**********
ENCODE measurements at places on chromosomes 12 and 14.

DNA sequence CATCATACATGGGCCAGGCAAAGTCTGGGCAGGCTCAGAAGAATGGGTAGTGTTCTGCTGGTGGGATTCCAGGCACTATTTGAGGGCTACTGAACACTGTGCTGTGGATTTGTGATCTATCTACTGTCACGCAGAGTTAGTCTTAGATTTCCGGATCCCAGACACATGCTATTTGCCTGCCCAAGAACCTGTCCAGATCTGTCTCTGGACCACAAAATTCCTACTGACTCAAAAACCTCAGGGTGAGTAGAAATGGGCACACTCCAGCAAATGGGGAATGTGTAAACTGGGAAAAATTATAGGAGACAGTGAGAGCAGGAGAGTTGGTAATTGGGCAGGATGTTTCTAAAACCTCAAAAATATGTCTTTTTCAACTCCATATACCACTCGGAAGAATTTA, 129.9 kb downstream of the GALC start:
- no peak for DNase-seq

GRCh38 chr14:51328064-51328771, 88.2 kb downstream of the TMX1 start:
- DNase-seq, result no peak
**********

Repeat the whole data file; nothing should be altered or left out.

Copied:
ENCODE measurements at places on chromosomes 12 and 14.

DNA sequence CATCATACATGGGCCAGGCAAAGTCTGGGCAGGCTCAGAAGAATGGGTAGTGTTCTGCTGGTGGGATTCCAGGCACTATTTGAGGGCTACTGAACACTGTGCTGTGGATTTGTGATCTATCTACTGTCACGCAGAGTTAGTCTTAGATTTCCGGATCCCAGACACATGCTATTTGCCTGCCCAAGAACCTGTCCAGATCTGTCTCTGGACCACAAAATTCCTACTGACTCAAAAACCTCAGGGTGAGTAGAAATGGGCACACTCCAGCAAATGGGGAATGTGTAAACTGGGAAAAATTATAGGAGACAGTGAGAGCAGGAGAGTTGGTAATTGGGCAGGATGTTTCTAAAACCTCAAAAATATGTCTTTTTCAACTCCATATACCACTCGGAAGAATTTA, 129.9 kb downstream of the GALC start:
- no peak for DNase-seq

GRCh38 chr14:51328064-51328771, 88.2 kb downstream of the TMX1 start:
- DNase-seq, result no peak